Prism Type:There are two prism types for binoculars: "porro" and "roof" prisms. Porro prisms are older design with a simpler light path that relatively provides better image quality and lower cost, but tend to be bulkier, heavier, and harder to waterproof. Roof prisms are more compact, lighter weight, and easier to waterproof, which makes them more durable but also more expensive. A porro design is generally recommended for astronomical applications and roof prisms for birding/nature/animal watching and event applications.
Eye Relief:This is the distance from the exit of a binocular where the full viewing angle can still be obtained. "Longer" eye relief (>10mm) is almost always desirable, especially for people who use the binoculars with eyeglasses. Eye relief cannot be easily computed from other specifications, but binoculars with higher magnifications and larger fields of view generally have smaller eye relief. Binoculars with both high magnifications and long eye relief may be available, they just cost more. Eye-cups on the binoculars protects the lens from the naked eye but allows eyeglass-wearers to get closer to the optics to make up for short eye relief.
Exit Pupil:This is the aperture that the light leaves the instrument and enters your eye. Ideally the exit pupil should match your eyes' pupil diameter so that light is neither lost or vignetted. Your eyes' pupil diameters change in the day (smaller) versus the night (larger) as well as with age (smaller over time): A twenty-year-old's pupil diameter ranges from 4.7-8mm while a seventy-year-old's pupil diameter ranges from 2.7-3.2mm.
Coating applied to optics protects the glass from the elements and reduces reflections and glare, the level of lens coatings can make noticeable differences in both quality and brightness of the image. This is an important feature and certainly something to look out for when buying binoculars, and you should be well aware of the precise wording.
* Coated – means a single layer antireflection coating is applied on some lens elements, usually the first and last elements;
* Fully Coated – means that all air to glass surfaces are applied with single layer coating;
* Multi-Coated – means that at least some surfaces (usually the first and the last) are applied with multiple layers of antireflection coatings;
* Fully Multi-Coated – means that all air to glass surfaces are coated with multiple layers of anti-reflection coatings.
Lower quality binoculars will only be Fully Coated or Multi-Coated.
Optics that are "fully multi-coated" produces highest image quality, and are more expensive. There was a time when you could only find fully multi-coated binoculars at the top end product lines, but now as the production method improves, you may also find it on some mid-end binoculars.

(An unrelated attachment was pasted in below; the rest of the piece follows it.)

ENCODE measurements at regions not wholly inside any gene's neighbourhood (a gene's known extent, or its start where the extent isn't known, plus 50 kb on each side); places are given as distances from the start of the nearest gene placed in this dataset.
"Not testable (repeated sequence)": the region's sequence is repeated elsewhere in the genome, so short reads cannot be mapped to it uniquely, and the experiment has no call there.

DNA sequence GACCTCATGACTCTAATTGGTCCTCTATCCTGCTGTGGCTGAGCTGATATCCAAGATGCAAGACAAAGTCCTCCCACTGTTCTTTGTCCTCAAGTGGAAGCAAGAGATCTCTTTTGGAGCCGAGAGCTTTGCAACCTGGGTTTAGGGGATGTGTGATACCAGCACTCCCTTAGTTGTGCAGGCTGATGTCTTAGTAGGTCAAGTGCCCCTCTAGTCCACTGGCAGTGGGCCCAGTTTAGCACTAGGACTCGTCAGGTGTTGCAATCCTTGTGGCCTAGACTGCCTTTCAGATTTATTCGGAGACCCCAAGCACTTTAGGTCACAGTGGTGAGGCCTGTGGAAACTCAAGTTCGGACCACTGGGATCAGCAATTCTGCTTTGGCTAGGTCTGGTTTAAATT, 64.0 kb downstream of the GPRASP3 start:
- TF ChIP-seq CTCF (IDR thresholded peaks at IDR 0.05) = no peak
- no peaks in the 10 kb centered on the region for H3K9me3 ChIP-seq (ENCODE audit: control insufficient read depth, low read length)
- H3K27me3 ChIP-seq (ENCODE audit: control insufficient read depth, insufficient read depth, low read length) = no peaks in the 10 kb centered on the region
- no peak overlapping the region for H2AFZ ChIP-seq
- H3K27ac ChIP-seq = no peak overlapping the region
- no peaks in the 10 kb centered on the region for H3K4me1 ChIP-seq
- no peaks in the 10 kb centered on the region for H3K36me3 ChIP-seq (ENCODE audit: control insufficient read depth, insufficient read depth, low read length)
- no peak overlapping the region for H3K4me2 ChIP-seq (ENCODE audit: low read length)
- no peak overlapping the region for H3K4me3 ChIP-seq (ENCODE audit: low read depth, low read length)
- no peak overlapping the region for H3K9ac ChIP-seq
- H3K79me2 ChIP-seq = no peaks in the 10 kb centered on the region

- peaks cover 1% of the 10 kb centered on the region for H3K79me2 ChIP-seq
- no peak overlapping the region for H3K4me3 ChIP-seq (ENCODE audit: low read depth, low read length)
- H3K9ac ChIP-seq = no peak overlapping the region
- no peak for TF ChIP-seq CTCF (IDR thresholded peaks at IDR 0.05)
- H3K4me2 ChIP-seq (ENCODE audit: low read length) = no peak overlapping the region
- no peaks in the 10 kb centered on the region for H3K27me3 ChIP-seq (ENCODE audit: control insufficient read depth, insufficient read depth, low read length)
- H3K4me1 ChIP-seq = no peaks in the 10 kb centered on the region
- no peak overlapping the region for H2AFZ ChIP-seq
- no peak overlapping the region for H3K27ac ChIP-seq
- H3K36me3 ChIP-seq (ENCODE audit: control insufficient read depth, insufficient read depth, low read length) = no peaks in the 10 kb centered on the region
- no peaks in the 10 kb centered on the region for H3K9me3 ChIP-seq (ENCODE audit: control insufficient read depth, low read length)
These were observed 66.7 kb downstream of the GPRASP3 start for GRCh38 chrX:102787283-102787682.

ED & APO
Binoculars using extra-low dispersion (ED) glass can reduce the color fringes ("chromatic aberration") in high-contrast scenes (bright against dark) but this glass is only found in the most expensive optics.
Apochromatic ("apo") lenses offer the best correction of chromatic and spherical aberrations, but they are heavy and expensive compared to achromatic lenses and rare to find outside of large astronomical optics.
Polycarbonate plastics are often used in the least expensive binoculars, but this does not make them bad since it's also easier to waterproof and for the optics to remain well-collimated;
Aluminum chassis provides a better feeling of substance and quality to binoculars, but also makes the binoculars heavier;
magnesium is found in the highest-end binoculars, as it provides high strength and low weight (ruggedness and portability) at the same time.
3. DOES SIZE MATTER?
Here are some common size categories to help you out:
- Full-Size (Such as 8 x 42, 10 x 50) - Full-size binoculars capture more light and work better in low-light situations. They are best for serious wildlife viewing or for use on boats, but probably too big and heavy for backpacking.
- Mid-Size (Such as 7 x 35, 10 x 32) - This is a great choice for on-the-go wildlife and sports viewing. If you like to attend outdoor events, you can skip binoculars with large objective lenses as conditions will usually be bright and ideal for viewing.
- Compact (Such as 8 x 25, 10 x 25): These are best for daytime outdoor activities like backpacking, but they’re less comfortable during longer periods of use. If you’re after more compact binoculars for traveling, or want a more child-friendly option, then you might want to pick a pair that has a lower image quality, but is lighter due to a smaller lens size.
Then it comes to the ultimate question:
4. WHAT (WHERE) WOULD YOU USE YOUR BINOCULARS FOR?
animal watching? boating? stargazing? backpacking? outdoor hiking? traveling? concert, theater and sport spectating? bird-watching?
You would need different binoculars (magnification. size, weight...) for different purpose. For example, binoculars with 10x magnification are great for viewing wildlife at a distance, while for stargazing it will be better with a 20x or similar.
Check out this Recommendations on Binoculars for Outdoor Activities.